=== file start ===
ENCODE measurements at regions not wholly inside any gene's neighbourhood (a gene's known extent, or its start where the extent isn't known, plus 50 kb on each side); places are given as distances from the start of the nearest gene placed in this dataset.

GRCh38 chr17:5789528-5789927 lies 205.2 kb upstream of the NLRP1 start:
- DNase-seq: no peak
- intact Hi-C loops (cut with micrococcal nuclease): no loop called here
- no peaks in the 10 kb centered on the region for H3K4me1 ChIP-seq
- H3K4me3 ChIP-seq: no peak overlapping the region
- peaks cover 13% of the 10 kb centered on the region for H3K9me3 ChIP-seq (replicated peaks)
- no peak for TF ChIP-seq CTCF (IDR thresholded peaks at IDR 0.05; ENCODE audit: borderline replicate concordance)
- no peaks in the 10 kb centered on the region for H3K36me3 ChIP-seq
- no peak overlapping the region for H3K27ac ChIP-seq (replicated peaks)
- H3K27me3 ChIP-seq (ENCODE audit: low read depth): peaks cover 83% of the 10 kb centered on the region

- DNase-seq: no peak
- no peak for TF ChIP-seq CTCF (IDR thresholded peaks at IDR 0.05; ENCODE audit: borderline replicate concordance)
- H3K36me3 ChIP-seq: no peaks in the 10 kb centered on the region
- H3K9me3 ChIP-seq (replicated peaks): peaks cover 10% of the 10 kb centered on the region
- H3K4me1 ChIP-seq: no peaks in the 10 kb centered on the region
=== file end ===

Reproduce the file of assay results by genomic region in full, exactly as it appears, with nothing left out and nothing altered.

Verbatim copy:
ENCODE measurements at regions not wholly inside any gene's neighbourhood (a gene's known extent, or its start where the extent isn't known, plus 50 kb on each side); places are given as distances from the start of the nearest gene placed in this dataset.

GRCh38 chr17:5789528-5789927 lies 205.2 kb upstream of the NLRP1 start:
- DNase-seq: no peak
- intact Hi-C loops (cut with micrococcal nuclease): no loop called here
- no peaks in the 10 kb centered on the region for H3K4me1 ChIP-seq
- H3K4me3 ChIP-seq: no peak overlapping the region
- peaks cover 13% of the 10 kb centered on the region for H3K9me3 ChIP-seq (replicated peaks)
- no peak for TF ChIP-seq CTCF (IDR thresholded peaks at IDR 0.05; ENCODE audit: borderline replicate concordance)
- no peaks in the 10 kb centered on the region for H3K36me3 ChIP-seq
- no peak overlapping the region for H3K27ac ChIP-seq (replicated peaks)
- H3K27me3 ChIP-seq (ENCODE audit: low read depth): peaks cover 83% of the 10 kb centered on the region

- DNase-seq: no peak
- no peak for TF ChIP-seq CTCF (IDR thresholded peaks at IDR 0.05; ENCODE audit: borderline replicate concordance)
- H3K36me3 ChIP-seq: no peaks in the 10 kb centered on the region
- H3K9me3 ChIP-seq (replicated peaks): peaks cover 10% of the 10 kb centered on the region
- H3K4me1 ChIP-seq: no peaks in the 10 kb centered on the region